Current coral reef research projects on the Big Island
Last updated March 7, 2000
- Aquarium reef fish collecting impact study
- West Hawai'i Aquarium
- Reef monitoring at Kapoho
- Succession of corals on lava flows in Puna
- Pelekane Bay biological assessment
- Kona sport diver impact study
- Kona mooring pin study
- Kawaihae coral transplant study
- Sea Turtle Research Program
Do you know of any ongoing research that is not on this list? Please let me know at Tissot@hawaii.edu. Mahalo!
(1) Aquarium reef fish collecting impact study
|Principal investigators: Dr. Leon Hallacher
& Dr. Brian Tissot, UH Hilo; Dr. Bob Nishimoto,
DAR, Dept. of Land and Natural Resources,
Research associates: Brent Carmen, DAR, Dept. of Land and Natural
Resources, Hilo; Brent Larsen, Robert Ames, UH Hilo
Sponsor: DAR, Dept. of Land and Natural Resources.
|The study is designed to assess the impact of reef fish collecting along
the Kona coast. Target fish species are counted in areas that collectors harvest fish
(near Honokohau Harbor and North Red Hill) and in areas were collecting is prohibited (Old
Kona Airport and Red Hill). Comparisons through time should measure any changes due to
fish collecting. Surveys are conducted monthly.
of Aquarium Collectors Final Report
(2) West Hawai'i Aquarium
Project: Fishery Management of Marine Protected Areas
|Principal investigators: Dr. Brian
Tissot, Washington State University Vancouver, Dr.
Leon Hallacher, UH Hilo; Dr. Bill Walsh,
Division of Aquatic Resources, DLNR, Kona.
Collaborators: Bob Nishimoto, Pete
Hendricks, Brent Carmen, Division of Aquatic Resources, DLNR; Sara Peck, Univ. Hawai'i Sea
Grant Extension Service.
Research associates: Jonathan Hultquist, Washington State University, Vancouver;
Steve Cotton, Anne Creason, Greg Polloi, Linda Prescit, Dan VanRanvensway UH Hilo.
Sponsor: Hawai'i Coral Reef Initiative Research Program
|The study is designed to provide an assessment of the effectiveness of the
West Hawaii Regional Fishery Management Area as mandated by Act 306. One of the major
components of the Act is to establish a minimum of 30% of the Kona coastline as Fish
Replenishment Areas where aquarium fish collecting is prohibited. In addition to providing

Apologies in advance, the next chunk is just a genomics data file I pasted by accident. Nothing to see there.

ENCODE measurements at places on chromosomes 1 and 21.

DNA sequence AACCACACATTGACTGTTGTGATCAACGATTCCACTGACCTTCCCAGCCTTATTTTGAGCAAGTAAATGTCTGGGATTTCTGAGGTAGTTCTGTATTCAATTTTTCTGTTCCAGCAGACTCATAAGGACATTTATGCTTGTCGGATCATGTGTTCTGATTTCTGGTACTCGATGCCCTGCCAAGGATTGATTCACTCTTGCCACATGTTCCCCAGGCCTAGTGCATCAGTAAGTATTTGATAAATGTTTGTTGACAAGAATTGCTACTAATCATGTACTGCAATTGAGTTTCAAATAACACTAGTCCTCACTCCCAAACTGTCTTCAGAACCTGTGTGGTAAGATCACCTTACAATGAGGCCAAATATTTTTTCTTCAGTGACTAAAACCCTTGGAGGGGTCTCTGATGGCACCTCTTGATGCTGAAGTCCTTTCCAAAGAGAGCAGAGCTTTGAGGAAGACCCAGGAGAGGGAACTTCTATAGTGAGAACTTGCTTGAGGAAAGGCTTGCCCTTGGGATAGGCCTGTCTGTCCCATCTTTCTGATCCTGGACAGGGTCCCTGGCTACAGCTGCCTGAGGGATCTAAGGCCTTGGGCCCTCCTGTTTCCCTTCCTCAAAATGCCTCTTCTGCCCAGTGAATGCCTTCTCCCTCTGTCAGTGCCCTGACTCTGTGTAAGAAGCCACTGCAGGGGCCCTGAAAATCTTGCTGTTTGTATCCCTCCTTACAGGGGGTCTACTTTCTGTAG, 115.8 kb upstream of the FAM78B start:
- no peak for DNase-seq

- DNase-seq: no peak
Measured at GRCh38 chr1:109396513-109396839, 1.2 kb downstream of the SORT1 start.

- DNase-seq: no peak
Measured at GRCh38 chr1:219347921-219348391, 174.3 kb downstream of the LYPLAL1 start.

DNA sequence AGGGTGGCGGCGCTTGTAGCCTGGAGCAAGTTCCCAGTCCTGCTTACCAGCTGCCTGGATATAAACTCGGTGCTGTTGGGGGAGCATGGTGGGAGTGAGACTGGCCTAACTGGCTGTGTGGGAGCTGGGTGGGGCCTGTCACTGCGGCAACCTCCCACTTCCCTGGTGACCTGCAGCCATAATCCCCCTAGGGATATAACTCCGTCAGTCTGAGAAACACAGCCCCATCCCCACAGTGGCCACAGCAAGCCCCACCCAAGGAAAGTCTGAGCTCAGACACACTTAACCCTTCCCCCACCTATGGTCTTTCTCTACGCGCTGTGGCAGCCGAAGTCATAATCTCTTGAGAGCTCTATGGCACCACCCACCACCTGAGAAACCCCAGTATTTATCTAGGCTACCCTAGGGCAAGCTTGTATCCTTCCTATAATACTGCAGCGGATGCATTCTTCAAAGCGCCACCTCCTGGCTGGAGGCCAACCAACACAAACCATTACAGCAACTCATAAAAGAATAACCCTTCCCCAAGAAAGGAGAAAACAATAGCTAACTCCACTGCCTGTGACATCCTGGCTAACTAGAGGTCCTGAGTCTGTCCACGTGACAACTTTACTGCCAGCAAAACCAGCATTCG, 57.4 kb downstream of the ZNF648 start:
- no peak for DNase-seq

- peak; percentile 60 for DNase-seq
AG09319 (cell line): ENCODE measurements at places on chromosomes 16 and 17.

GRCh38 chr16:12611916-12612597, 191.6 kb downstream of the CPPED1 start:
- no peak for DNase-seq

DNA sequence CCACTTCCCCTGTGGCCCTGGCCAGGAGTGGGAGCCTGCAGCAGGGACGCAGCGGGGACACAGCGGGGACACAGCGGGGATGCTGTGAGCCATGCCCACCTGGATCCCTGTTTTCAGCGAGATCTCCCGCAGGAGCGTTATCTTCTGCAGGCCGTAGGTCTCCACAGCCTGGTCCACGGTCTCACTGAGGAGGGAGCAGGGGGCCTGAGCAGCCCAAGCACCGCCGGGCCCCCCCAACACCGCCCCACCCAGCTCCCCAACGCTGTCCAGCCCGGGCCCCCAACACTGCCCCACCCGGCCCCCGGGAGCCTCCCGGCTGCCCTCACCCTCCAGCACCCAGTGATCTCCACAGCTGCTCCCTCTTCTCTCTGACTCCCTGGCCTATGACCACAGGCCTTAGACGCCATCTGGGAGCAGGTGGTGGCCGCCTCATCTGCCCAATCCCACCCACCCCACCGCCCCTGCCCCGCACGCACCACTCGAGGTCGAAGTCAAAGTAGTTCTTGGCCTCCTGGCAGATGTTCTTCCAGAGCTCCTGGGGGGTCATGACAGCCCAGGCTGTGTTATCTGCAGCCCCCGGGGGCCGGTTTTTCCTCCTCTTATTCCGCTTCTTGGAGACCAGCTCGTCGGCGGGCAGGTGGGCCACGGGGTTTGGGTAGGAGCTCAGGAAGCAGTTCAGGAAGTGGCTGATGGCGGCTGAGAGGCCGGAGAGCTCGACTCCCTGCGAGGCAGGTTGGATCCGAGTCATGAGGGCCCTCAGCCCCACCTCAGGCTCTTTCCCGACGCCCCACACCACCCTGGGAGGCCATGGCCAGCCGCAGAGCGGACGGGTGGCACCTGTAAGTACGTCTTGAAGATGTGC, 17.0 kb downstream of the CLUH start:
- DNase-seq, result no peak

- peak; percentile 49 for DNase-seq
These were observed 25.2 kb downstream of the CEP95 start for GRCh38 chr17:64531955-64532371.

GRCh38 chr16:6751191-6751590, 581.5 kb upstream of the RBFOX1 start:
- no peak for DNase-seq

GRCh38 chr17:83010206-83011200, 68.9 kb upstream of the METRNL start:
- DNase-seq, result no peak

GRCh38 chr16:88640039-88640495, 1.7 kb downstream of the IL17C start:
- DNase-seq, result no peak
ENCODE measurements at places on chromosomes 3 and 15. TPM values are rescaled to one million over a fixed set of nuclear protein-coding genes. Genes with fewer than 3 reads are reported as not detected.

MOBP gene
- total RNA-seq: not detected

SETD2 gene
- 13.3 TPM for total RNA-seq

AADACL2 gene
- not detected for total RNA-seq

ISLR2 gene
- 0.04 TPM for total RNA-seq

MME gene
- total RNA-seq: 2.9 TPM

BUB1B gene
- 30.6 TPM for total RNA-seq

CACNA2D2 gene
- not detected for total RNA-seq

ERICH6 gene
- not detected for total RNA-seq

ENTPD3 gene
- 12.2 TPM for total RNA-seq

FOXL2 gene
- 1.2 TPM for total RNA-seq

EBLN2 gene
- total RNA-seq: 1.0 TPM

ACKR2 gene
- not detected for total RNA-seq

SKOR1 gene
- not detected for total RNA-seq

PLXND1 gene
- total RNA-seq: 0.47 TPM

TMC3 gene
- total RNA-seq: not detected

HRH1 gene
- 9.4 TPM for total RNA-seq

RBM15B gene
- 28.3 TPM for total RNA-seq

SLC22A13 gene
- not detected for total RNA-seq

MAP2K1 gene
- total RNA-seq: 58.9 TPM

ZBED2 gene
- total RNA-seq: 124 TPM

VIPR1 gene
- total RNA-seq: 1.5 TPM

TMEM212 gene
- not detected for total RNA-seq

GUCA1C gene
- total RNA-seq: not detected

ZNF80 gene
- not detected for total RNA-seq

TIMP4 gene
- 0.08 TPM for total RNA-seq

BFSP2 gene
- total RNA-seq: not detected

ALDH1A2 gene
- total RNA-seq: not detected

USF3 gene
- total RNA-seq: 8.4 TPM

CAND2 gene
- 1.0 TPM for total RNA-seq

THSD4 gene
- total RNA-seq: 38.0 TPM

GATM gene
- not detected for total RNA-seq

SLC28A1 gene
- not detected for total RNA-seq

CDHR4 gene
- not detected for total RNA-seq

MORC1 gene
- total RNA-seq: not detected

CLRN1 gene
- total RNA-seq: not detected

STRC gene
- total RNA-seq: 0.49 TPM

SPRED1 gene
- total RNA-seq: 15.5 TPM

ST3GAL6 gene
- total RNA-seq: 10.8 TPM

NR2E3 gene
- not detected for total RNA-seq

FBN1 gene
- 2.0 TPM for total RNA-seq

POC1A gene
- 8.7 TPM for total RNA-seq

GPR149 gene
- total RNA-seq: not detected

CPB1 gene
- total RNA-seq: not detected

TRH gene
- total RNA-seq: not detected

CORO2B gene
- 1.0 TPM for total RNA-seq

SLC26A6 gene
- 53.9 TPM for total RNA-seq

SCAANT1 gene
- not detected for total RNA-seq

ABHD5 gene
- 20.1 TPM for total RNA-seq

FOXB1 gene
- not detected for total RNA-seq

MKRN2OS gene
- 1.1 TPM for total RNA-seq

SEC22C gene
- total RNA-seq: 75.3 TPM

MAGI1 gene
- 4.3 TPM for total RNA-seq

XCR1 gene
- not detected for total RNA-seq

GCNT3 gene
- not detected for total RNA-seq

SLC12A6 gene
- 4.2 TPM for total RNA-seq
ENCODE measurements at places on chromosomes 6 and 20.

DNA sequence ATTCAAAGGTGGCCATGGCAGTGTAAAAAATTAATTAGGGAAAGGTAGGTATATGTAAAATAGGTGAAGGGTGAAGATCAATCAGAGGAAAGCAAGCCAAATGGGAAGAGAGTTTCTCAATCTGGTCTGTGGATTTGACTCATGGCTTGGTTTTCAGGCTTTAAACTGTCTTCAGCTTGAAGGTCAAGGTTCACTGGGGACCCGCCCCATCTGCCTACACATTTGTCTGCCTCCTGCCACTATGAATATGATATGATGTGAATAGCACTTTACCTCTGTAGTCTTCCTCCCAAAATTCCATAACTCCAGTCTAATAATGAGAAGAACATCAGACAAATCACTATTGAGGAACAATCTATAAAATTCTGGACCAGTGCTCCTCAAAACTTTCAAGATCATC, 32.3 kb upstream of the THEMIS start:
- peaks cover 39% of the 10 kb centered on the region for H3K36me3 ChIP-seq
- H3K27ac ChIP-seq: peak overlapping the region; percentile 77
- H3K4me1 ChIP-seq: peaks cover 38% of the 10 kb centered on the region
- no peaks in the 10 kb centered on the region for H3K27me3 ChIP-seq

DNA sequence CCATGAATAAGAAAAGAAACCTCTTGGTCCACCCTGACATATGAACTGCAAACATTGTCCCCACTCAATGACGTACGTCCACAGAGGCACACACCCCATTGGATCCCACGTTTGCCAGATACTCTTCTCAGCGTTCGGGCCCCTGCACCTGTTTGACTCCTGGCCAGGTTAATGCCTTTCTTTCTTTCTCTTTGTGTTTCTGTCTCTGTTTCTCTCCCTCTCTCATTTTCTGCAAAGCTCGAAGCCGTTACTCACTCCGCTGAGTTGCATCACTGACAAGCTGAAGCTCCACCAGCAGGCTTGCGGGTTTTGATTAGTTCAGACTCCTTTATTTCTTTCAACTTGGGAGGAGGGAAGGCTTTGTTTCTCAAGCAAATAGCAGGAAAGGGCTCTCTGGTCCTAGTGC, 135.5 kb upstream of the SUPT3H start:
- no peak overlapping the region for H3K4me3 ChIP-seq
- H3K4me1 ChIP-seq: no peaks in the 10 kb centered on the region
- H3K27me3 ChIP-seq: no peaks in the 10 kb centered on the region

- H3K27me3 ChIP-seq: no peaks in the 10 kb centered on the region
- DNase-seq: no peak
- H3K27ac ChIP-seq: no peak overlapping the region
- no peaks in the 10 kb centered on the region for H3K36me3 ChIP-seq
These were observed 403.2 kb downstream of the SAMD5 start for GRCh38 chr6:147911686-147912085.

an ongoing assessment of the impact of aquarium reef fish collecting along the Kona coast,
this study will examine the effectiveness of marine protected areas as a fishery
management tool.. Surveys are conducted bi-monthly. See the WHAP
Status: ongoing since March 1999
|Principal investigators: Dr. Leon
Hallacher, UH Hilo& Dr. Brian Tissot,
Washington State Univ.
Research associates: undergraduate students at
the UH Hilo (Summer Session)
Sponsor: Kalakaua Marine Education Center
|This research has been conducted jointly with students enrolled in the
University of Hawai'i at Hilo's Tropical Marine Research course annually during summer
session since 1992. Coral bleaching is a phenomena whereby corals lose their mutalistic
microscopic plants and hence their color becomes white. Bleaching is believed to be a
response to both natural and anthropogenetic stress and is of global concern due to its
link with global warming and destruction of stratospheric ozone. We have been monitoring
the abundance and extent of bleaching in all major species of coral at Kapoho. In recent
years we have begun to measure declines in coral abundance although it is not clearly
associated with bleaching. Because we now have four years of research the work will soon
be written up for publication in a professional journal.
|Principal investigators: Michael Childers and Dr. Brian Tissot, UH Hilo
Marine Education Center
|This is a project which is examining the development and succession of
corals by surveying reefs on submerged lava flows of different ages in Puna. The
importance of the project is to establish a relationship between the development of coral
reefs and economically important marine resources. One problem contributing to the
worldwide destruction of reefs is a poor understanding of their contribution to marine
fisheries. The project is in its preliminary stages and more surveys are planned this year
with marine science students. I recently gave a talk on this research at a national